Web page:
Case-Based Panel Discussion: Multidisciplinary Care of CCA

June/July 2022, Vol 3, No 2

At the 2022 annual meeting of the Cholangiocarcinoma Foundation, a case-based panel discussion focused on multidisciplinary care of cholangiocarcinoma. The multidisciplinary panel was co-moderated by Dr Milind Javle, Professor of Gastrointestinal Medical Oncology at MD Anderson Cancer Center, and Dr Flavio Rocha, Chief of the Division of Surgical Oncology at the Oregon Health and Science University. The other panel members included Dr Riad Salem, Section Chief of Interventional Radiology at Northwestern University; Dr Ethan Ludwig, Assistant Professor of Gastrointestinal Radiation Oncology at MD Anderson Cancer Center; Dr Talia Baker, Division Chief of Transplantation and Advanced Hepatobiliary Surgery at the University of Utah; Dr John Bridgewater from University College London. The cases were presented by Dr Tin-Yun Tang, a fellow at MD Anderson Cancer Center.

Case Overview:

  • A 53-year-old man presented with abdominal pain and low-grade fever.
  • Imaging showed a liver mass. CA-99 was remarkably high (2651 U/mL); AFP was normal.
  • History of hypertension and type 2 diabetes. Family history of liver cancer (father).
  • He was not deemed to be a surgical candidate due to the fact that the lesion encased the hepatic artery and abutted the portal vein.
  • Systemic therapy with gemcitabine/cisplatin was started 12/2020.
  • Following ultrasound-guided liver biopsy, a diagnosis was made of liver-limited, locally advanced, stage II intrahepatic cholangiocarcinoma. Lymph nodes were negative, and no metastatic lesions were identified.
  • Biomarker testing of the liver biopsy could not be performed due to inadequate DNA and RNA. With liquid biopsy, there were no somatic findings; germline pathogenic BRCA1 mutation was suspected.

Given the lack of actionable alterations, Dr Baker noted that “although this patient is not suitable for upfront resection, we need to work towards getting him to a point of resectability or transplant.”

The panel concurred that the patient was a candidate for Y-90 radiation therapy. Dr Baker noted that “Y-90 radiation therapy is favored over chemoembolization because in cases where a tumor is abutting a major vascular structure, the radiation effect tends to pull the tumor away from the structure, which allows you to be more likely to get R0 rather than R1 resection.”

Local therapy is also a reasonable option in this setting. Dr Salem said that “local regional therapy would target the left hepatic artery and the anterior sector to clean that margin and create scar tissue across that surgical plane, allowing resection.”

However, sequencing of liver-directed therapies was thought to be critical. Dr Rocha said that “sequencing is important because some therapies may burn the bridge for other therapies. For example, we might consider putting a hepatic artery pump in; another option certainly would be the Y-90. However, the caveat is that for patients that have had previous Y-90, we cannot put a pump in but the reverse is okay.”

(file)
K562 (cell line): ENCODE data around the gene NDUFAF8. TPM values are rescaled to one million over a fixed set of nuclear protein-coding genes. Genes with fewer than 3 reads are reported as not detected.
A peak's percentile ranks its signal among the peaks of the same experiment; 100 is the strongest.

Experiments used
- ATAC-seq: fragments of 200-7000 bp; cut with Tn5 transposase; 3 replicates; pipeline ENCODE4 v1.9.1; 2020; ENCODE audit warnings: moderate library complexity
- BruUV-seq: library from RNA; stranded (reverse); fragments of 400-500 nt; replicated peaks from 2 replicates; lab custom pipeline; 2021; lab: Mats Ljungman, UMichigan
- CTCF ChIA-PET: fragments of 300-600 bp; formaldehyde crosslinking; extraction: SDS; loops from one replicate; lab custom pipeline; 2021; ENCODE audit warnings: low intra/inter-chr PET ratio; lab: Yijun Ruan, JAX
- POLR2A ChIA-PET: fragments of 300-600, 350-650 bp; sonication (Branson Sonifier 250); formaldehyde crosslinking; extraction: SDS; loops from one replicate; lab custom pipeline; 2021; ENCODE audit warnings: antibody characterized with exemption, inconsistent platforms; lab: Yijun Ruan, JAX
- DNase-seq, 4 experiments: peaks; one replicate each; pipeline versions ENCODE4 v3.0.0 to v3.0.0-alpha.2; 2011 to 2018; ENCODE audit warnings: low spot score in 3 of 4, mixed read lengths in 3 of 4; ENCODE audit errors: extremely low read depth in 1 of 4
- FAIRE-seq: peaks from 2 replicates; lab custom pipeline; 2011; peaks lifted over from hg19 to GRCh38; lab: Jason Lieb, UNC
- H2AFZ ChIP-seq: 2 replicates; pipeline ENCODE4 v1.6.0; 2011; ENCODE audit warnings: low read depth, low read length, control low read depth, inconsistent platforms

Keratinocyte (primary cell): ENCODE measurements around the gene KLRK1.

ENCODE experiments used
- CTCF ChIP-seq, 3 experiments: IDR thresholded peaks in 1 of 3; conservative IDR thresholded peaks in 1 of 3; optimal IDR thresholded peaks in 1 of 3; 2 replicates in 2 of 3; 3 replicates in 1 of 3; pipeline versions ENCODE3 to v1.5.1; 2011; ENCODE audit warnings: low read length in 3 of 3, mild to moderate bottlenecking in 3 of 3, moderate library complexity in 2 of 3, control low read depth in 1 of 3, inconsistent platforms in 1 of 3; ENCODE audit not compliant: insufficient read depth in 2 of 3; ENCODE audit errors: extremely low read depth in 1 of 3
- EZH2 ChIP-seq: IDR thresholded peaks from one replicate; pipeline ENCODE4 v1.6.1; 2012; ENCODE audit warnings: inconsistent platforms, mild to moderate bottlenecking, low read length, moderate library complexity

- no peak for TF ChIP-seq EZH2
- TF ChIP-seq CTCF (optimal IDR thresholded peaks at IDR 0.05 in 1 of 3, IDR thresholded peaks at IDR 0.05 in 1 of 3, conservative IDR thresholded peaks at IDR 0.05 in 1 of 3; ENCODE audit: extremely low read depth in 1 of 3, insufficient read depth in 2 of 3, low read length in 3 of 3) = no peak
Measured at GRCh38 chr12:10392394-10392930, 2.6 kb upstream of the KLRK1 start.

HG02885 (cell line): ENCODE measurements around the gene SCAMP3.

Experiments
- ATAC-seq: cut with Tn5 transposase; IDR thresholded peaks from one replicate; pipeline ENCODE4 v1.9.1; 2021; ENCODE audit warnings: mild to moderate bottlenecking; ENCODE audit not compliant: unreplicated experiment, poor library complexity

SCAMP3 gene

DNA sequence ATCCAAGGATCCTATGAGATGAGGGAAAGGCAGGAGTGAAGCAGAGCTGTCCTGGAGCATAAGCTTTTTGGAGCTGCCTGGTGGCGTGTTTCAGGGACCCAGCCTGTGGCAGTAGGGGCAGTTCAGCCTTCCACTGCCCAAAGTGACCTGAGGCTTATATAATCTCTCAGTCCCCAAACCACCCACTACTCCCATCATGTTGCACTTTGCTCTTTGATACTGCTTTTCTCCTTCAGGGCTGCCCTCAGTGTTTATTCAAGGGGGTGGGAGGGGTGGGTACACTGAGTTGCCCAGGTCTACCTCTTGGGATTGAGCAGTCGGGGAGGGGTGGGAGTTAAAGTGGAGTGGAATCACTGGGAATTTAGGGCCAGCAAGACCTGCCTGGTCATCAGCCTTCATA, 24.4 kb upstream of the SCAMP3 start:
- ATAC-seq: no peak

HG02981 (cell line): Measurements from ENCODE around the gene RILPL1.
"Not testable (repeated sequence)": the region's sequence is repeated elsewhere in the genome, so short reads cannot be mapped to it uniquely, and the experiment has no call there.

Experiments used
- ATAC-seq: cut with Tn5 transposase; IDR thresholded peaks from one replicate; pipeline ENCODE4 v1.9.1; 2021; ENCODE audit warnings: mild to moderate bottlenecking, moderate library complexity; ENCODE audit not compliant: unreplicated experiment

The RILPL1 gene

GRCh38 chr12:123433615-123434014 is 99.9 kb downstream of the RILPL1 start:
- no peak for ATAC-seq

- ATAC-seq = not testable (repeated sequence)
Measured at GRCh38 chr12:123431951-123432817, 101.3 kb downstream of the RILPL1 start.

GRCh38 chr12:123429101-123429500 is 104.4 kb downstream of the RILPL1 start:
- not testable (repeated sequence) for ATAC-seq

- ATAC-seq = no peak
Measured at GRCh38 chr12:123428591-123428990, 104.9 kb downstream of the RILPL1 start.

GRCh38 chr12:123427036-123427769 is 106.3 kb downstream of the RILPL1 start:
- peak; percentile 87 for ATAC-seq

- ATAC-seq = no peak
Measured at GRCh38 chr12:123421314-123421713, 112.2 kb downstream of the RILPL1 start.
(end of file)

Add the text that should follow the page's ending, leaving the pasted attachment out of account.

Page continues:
Dr Baker favored transarterial radioembolization (TARE): “One of the advantages of TARE is that you can really define the extent of disease. TARE also is a great stress test for the liver, so we can tell how well the liver will respond to therapy and make an informed decision about whether an extended resection or transplant would be a better option at this point. Furthermore, from a transplant perspective, it gives us time to start thinking about intent to treat now and bring in living donation.”

The patient received proton beam therapy concurrently with gemcitabine/cisplatin, while being considered for transplantation (on protocol). Dr Baker said, “In this case after multidisciplinary discussion, external beam radiation was favored over Y-90, considering the vascular supply of this tumor and given that we wanted to consider transplantation.”

The patient responded to treatment and was listed for liver transplantation; however, oligometastatic disease in the brain was detected after 7 months of observation. Given the favorable anatomical location of the lesion, a craniotomy was performed and the oligometastatic lesions were resected.

Biomarker testing of the brain biopsy lesion found several alterations. Based on MSI-H/TMB status, the patient was found to be a candidate for single-agent pembrolizumab, and was tolerating it well (at the time of the meeting). Given the identification of an actionable alteration, Dr Javle noted, “I wanted to illustrate here that the need for molecular testing does not end with one negative biopsy and inadequate DNA sample.”

Dr Rocha concluded, “This case is a great example of therapy that was tailored to the individual based on multidisciplinary discussion, not just at the molecular level, but at the liver level and at the patient level.”

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